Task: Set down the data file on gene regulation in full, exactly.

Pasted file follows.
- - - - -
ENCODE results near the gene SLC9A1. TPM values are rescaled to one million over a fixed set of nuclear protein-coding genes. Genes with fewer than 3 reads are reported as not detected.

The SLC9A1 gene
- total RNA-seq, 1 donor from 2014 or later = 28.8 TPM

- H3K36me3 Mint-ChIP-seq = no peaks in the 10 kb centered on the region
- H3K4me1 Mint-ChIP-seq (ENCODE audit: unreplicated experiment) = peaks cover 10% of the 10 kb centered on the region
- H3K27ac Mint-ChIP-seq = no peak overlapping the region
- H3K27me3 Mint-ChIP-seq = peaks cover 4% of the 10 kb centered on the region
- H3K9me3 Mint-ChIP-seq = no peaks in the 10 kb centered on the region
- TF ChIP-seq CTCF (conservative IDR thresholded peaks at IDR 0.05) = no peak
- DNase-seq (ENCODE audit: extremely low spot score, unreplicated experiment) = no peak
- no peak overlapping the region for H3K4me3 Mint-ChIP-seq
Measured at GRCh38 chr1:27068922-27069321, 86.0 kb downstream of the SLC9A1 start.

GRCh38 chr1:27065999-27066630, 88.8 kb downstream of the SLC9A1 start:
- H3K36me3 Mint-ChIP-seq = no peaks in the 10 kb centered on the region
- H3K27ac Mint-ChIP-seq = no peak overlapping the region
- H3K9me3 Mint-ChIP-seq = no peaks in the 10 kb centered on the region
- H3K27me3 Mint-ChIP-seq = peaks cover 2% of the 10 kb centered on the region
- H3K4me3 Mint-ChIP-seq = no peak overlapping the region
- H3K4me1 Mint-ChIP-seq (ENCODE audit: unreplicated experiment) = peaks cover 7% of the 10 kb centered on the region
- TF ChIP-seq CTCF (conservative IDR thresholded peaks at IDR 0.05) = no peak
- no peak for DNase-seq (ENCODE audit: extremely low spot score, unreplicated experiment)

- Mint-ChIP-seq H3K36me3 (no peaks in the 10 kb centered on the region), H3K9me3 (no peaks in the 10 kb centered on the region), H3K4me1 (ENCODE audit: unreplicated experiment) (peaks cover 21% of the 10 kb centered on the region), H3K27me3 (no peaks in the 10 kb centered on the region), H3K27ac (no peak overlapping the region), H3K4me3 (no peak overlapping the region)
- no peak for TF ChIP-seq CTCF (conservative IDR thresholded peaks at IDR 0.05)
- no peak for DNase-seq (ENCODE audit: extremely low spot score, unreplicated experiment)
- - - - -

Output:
ENCODE results near the gene SLC9A1. TPM values are rescaled to one million over a fixed set of nuclear protein-coding genes. Genes with fewer than 3 reads are reported as not detected.

The SLC9A1 gene
- total RNA-seq, 1 donor from 2014 or later = 28.8 TPM

- H3K36me3 Mint-ChIP-seq = no peaks in the 10 kb centered on the region
- H3K4me1 Mint-ChIP-seq (ENCODE audit: unreplicated experiment) = peaks cover 10% of the 10 kb centered on the region
- H3K27ac Mint-ChIP-seq = no peak overlapping the region
- H3K27me3 Mint-ChIP-seq = peaks cover 4% of the 10 kb centered on the region
- H3K9me3 Mint-ChIP-seq = no peaks in the 10 kb centered on the region
- TF ChIP-seq CTCF (conservative IDR thresholded peaks at IDR 0.05) = no peak
- DNase-seq (ENCODE audit: extremely low spot score, unreplicated experiment) = no peak
- no peak overlapping the region for H3K4me3 Mint-ChIP-seq
Measured at GRCh38 chr1:27068922-27069321, 86.0 kb downstream of the SLC9A1 start.

GRCh38 chr1:27065999-27066630, 88.8 kb downstream of the SLC9A1 start:
- H3K36me3 Mint-ChIP-seq = no peaks in the 10 kb centered on the region
- H3K27ac Mint-ChIP-seq = no peak overlapping the region
- H3K9me3 Mint-ChIP-seq = no peaks in the 10 kb centered on the region
- H3K27me3 Mint-ChIP-seq = peaks cover 2% of the 10 kb centered on the region
- H3K4me3 Mint-ChIP-seq = no peak overlapping the region
- H3K4me1 Mint-ChIP-seq (ENCODE audit: unreplicated experiment) = peaks cover 7% of the 10 kb centered on the region
- TF ChIP-seq CTCF (conservative IDR thresholded peaks at IDR 0.05) = no peak
- no peak for DNase-seq (ENCODE audit: extremely low spot score, unreplicated experiment)

- Mint-ChIP-seq H3K36me3 (no peaks in the 10 kb centered on the region), H3K9me3 (no peaks in the 10 kb centered on the region), H3K4me1 (ENCODE audit: unreplicated experiment) (peaks cover 21% of the 10 kb centered on the region), H3K27me3 (no peaks in the 10 kb centered on the region), H3K27ac (no peak overlapping the region), H3K4me3 (no peak overlapping the region)
- no peak for TF ChIP-seq CTCF (conservative IDR thresholded peaks at IDR 0.05)
- no peak for DNase-seq (ENCODE audit: extremely low spot score, unreplicated experiment)